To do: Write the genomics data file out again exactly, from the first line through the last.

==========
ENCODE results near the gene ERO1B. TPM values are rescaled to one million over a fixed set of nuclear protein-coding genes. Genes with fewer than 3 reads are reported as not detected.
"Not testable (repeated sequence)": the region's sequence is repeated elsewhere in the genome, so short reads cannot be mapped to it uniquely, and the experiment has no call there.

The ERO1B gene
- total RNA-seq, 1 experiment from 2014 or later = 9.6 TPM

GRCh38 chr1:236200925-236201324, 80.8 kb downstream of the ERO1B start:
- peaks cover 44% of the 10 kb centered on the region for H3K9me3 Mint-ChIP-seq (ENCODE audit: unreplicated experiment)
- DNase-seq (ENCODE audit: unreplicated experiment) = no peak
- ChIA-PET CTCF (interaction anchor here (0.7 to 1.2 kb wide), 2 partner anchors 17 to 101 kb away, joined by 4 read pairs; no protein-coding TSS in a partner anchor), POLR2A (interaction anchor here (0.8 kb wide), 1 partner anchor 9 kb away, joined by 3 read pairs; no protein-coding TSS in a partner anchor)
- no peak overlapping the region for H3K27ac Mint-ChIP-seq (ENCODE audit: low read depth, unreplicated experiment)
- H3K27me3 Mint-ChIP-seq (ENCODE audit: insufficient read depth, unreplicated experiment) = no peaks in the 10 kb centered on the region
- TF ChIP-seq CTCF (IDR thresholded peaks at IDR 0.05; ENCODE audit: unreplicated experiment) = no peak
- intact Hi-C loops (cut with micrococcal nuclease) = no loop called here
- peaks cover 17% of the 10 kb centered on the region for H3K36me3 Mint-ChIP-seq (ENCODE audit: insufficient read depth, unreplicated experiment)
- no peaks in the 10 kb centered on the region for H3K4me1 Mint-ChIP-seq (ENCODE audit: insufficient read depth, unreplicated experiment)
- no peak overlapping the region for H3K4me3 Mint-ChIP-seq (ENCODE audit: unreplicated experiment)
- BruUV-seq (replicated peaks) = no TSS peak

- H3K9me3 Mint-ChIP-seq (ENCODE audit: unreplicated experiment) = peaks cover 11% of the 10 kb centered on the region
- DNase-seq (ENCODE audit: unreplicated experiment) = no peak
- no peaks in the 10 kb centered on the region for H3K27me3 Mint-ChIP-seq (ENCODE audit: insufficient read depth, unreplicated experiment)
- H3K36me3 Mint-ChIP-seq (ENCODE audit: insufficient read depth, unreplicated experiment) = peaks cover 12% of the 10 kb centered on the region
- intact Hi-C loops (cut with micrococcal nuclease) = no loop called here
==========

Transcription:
ENCODE results near the gene ERO1B. TPM values are rescaled to one million over a fixed set of nuclear protein-coding genes. Genes with fewer than 3 reads are reported as not detected.
"Not testable (repeated sequence)": the region's sequence is repeated elsewhere in the genome, so short reads cannot be mapped to it uniquely, and the experiment has no call there.

The ERO1B gene
- total RNA-seq, 1 experiment from 2014 or later = 9.6 TPM

GRCh38 chr1:236200925-236201324, 80.8 kb downstream of the ERO1B start:
- peaks cover 44% of the 10 kb centered on the region for H3K9me3 Mint-ChIP-seq (ENCODE audit: unreplicated experiment)
- DNase-seq (ENCODE audit: unreplicated experiment) = no peak
- ChIA-PET CTCF (interaction anchor here (0.7 to 1.2 kb wide), 2 partner anchors 17 to 101 kb away, joined by 4 read pairs; no protein-coding TSS in a partner anchor), POLR2A (interaction anchor here (0.8 kb wide), 1 partner anchor 9 kb away, joined by 3 read pairs; no protein-coding TSS in a partner anchor)
- no peak overlapping the region for H3K27ac Mint-ChIP-seq (ENCODE audit: low read depth, unreplicated experiment)
- H3K27me3 Mint-ChIP-seq (ENCODE audit: insufficient read depth, unreplicated experiment) = no peaks in the 10 kb centered on the region
- TF ChIP-seq CTCF (IDR thresholded peaks at IDR 0.05; ENCODE audit: unreplicated experiment) = no peak
- intact Hi-C loops (cut with micrococcal nuclease) = no loop called here
- peaks cover 17% of the 10 kb centered on the region for H3K36me3 Mint-ChIP-seq (ENCODE audit: insufficient read depth, unreplicated experiment)
- no peaks in the 10 kb centered on the region for H3K4me1 Mint-ChIP-seq (ENCODE audit: insufficient read depth, unreplicated experiment)
- no peak overlapping the region for H3K4me3 Mint-ChIP-seq (ENCODE audit: unreplicated experiment)
- BruUV-seq (replicated peaks) = no TSS peak

- H3K9me3 Mint-ChIP-seq (ENCODE audit: unreplicated experiment) = peaks cover 11% of the 10 kb centered on the region
- DNase-seq (ENCODE audit: unreplicated experiment) = no peak
- no peaks in the 10 kb centered on the region for H3K27me3 Mint-ChIP-seq (ENCODE audit: insufficient read depth, unreplicated experiment)
- H3K36me3 Mint-ChIP-seq (ENCODE audit: insufficient read depth, unreplicated experiment) = peaks cover 12% of the 10 kb centered on the region
- intact Hi-C loops (cut with micrococcal nuclease) = no loop called here